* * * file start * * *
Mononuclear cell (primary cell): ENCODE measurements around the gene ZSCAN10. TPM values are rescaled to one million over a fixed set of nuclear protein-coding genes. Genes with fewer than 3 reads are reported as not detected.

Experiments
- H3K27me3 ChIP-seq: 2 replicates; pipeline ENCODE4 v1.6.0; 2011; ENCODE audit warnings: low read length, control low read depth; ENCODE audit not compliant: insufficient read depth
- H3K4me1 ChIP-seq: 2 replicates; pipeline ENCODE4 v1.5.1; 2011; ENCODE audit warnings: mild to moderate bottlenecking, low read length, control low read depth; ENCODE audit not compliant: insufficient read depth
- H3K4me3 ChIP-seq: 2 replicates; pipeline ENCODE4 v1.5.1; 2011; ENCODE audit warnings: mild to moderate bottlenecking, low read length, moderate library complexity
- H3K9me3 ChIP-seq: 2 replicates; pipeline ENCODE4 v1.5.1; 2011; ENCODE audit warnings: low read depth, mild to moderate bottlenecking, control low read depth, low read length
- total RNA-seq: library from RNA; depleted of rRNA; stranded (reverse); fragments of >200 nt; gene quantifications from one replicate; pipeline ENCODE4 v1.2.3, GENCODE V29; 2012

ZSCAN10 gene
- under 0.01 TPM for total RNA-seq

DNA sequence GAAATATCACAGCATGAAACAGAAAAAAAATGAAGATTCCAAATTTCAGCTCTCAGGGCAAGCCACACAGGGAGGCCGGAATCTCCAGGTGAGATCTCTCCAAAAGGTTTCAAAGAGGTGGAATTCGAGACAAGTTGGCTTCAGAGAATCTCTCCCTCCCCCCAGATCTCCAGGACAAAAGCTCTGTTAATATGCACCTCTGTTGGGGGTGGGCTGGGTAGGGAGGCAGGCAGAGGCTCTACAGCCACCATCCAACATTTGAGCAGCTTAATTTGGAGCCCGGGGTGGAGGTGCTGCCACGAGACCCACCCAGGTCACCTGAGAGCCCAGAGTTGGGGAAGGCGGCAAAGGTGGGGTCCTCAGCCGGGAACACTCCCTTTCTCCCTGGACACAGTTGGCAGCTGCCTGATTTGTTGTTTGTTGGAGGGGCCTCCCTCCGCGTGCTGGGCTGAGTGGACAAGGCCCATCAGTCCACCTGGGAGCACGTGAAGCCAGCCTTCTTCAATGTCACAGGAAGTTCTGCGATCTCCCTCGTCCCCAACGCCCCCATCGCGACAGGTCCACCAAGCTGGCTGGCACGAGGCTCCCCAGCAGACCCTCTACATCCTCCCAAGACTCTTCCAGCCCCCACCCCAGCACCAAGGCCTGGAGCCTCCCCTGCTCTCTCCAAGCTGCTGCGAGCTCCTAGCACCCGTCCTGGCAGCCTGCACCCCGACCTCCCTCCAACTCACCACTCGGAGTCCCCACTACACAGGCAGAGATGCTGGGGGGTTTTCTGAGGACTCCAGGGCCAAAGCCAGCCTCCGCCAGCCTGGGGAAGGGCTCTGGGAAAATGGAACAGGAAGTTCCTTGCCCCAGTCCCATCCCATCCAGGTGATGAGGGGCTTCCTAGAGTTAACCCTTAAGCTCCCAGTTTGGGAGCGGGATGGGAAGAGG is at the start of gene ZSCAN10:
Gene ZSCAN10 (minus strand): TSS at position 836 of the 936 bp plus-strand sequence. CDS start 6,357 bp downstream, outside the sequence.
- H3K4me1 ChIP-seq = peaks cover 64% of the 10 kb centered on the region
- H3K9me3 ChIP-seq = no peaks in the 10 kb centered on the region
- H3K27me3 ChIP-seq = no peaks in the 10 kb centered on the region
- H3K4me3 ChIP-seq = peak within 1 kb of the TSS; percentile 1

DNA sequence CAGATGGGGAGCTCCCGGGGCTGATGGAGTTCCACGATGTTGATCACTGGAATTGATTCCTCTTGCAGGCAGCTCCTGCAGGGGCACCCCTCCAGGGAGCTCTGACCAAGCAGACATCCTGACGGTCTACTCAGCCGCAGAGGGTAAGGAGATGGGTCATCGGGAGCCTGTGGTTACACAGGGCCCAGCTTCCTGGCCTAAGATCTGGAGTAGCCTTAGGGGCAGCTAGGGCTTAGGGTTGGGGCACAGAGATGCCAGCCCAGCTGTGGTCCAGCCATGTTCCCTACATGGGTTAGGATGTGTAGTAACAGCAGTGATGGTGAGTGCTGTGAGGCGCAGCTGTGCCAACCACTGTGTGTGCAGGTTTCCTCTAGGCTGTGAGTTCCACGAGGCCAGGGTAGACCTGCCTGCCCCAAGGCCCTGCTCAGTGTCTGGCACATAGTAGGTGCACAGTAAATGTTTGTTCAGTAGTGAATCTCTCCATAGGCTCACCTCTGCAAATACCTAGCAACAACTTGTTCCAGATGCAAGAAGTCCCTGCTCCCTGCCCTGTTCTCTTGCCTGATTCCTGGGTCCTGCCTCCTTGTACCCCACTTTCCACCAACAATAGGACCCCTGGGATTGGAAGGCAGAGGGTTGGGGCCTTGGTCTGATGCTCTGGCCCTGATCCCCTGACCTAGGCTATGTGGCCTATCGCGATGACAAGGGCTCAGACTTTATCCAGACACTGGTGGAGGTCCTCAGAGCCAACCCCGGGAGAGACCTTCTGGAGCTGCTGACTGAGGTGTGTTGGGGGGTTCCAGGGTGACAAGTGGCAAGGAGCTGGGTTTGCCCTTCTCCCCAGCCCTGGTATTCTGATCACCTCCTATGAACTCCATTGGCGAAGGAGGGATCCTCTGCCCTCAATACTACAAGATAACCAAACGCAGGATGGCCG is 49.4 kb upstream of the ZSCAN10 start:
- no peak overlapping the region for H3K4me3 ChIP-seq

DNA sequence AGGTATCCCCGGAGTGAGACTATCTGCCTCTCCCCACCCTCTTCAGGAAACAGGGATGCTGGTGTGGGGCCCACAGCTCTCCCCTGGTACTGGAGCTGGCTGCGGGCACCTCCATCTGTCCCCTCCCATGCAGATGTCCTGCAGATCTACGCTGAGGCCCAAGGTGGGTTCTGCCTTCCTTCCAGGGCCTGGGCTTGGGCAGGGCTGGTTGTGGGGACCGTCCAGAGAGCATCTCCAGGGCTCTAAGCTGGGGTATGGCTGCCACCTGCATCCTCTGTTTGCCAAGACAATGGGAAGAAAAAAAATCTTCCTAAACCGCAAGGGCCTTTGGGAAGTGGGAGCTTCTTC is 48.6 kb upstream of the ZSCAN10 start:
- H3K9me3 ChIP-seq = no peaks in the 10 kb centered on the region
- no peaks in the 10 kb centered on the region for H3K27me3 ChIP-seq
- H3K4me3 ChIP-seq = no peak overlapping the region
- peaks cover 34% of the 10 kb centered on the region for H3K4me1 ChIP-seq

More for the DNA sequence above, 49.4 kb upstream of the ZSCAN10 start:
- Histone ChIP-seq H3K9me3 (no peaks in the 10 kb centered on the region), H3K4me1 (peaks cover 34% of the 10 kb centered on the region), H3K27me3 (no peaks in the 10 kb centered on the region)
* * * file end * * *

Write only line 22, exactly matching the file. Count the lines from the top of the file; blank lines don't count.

- peaks cover 34% of the 10 kb centered on the region for H3K4me1 ChIP-seq